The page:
dc.contributor.authorKinning, Brendaen
dc.contributor.departmentIota Muen
dc.author.detailsBrenda Kinning, RN, bkinning8435@lcu.eduen
dc.identifier.urihttp://hdl.handle.net/10755/616465-
dc.description.abstractSession presented on Thursday, July 21, 2016 and Friday, July 22, 2016: In addition to medication verification, barcode scanning is a known measure to improve patient safety and reduce the risk of medication errors yet many barriers remain including workarounds which impede effective barcode scanning (Lee, Lee, Kwon, & Yi, 2015).' Findings of workarounds include exclusion of the correct process steps to be performed during medication administration, steps performed out of sequence, and various unauthorized process steps (Koppel et al., 2008).' Barriers to scanning verification include usability problems with the interface between the barcode, scanning device and computer program, the scanning device detecting a discrepancy between the intended and scanned medications, nurses confused by automated barcode medication administration system actions and other issues (Lee et al, 2015).' The purpose/question of this project, therefore, is to investigate barriers to barcode scanning among nurses in an urban acute care facility.' A descriptive survey design will be used to investigate fifty nurses? experiences with barriers to medication administration barcode scanning verification.' A link to a Qualtrics survey will ask those volunteering to participate to sign a consent and afterwards to complete the survey capturing demographics, 28 pre-set questions rank-ordering the most common known barriers in addition to 16 open-ended questions.' Rank-order data will be entered into SPSS version 23 and analyzed using descriptive statistics.' Narrative data will be entered into Atlas.ti and examined for recurring themes.' Research suggests bedside medication verification and barcode scanning workarounds resulted from barriers the nurses face when implementing the designed scanning and verification process.' It is not known which of the barriers are the most significant and if there other, as yet unidentified, barriers that need further exploration.' Continued research can improve the identification of nurse specific barriers, reduction of workarounds, and the subsequent potential medication errors linked to the barriers (Koppel et al., 2008; Lee et al., 2015; and Poon et al., 2010).' It is anticipated that the findings from this study will lead to the development of interventions to address the nursing specific barriers.en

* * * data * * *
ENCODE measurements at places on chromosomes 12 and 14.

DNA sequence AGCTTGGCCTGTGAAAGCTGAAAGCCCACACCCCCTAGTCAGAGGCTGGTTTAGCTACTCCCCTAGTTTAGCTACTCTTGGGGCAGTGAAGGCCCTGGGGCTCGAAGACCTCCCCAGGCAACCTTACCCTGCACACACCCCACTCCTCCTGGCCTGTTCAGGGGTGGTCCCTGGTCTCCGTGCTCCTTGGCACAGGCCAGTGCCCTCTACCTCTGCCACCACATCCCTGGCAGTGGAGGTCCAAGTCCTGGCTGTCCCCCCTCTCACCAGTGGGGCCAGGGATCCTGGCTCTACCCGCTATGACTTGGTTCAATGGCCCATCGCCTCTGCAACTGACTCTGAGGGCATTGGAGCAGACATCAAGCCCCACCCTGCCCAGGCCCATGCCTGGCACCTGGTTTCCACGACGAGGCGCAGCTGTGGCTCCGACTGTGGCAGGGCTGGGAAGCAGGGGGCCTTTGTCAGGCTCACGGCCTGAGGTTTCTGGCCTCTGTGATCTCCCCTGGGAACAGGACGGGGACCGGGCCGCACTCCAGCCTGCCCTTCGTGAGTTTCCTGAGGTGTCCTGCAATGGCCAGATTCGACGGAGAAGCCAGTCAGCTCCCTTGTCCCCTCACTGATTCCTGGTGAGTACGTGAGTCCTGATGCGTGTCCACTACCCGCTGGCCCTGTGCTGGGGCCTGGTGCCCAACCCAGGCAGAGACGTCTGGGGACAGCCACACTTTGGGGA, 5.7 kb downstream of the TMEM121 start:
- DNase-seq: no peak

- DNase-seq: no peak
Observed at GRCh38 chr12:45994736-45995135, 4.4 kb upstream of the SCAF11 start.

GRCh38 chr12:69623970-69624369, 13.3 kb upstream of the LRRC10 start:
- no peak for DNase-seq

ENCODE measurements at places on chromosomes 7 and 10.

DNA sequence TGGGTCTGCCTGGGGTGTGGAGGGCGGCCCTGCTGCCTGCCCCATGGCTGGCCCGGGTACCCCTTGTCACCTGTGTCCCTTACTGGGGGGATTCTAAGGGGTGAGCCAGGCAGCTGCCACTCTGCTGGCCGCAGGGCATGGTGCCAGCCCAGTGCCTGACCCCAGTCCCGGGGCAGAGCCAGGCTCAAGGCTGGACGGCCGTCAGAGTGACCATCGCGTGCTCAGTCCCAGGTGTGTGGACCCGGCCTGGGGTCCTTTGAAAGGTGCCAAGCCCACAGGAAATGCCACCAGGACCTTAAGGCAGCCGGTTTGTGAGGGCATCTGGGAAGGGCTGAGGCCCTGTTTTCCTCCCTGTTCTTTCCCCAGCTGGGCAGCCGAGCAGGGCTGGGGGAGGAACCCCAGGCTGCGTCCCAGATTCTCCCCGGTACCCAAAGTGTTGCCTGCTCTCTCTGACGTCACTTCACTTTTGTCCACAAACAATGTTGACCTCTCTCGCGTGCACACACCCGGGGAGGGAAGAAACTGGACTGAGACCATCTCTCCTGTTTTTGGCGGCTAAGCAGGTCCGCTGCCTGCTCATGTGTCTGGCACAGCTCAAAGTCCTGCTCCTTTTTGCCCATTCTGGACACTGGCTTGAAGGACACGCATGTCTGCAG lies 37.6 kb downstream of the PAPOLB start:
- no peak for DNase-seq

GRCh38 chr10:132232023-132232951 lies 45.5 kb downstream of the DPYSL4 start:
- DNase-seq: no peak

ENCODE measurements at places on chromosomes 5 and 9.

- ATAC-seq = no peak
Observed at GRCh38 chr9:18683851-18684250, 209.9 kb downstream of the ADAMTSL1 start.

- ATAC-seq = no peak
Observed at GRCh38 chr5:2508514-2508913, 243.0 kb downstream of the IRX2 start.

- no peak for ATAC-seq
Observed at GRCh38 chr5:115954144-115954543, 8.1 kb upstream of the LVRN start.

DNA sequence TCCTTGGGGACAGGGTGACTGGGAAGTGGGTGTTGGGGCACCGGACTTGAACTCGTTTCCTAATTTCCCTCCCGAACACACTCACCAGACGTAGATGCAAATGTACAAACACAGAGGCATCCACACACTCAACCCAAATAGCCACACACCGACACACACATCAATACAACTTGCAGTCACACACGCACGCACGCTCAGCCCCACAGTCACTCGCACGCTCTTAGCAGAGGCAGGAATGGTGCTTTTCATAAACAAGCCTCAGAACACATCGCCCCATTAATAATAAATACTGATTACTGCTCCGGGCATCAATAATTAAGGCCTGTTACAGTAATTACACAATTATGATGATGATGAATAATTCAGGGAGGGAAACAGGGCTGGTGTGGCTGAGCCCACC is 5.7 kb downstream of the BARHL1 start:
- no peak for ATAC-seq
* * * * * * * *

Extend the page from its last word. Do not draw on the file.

dc.subjectmedicationen
dc.subjectscanningen
dc.subjectverificationen
dc.date.available2016-07-13T11:13:11Z-
dc.date.issued2016-07-13-
dc.date.issued2016-07-13en
dc.date.accessioned2016-07-13T11:13:11Z-
dc.conference.date2016en
dc.conference.name27th International Nursing Research Congressen
dc.conference.hostSigma Theta Tau International, the Honor Society of Nursingen
dc.conference.locationCape Town, South Africaen
dc.descriptionTheme: Leading Global Research: Advancing Practice, Advocacy, and Policyen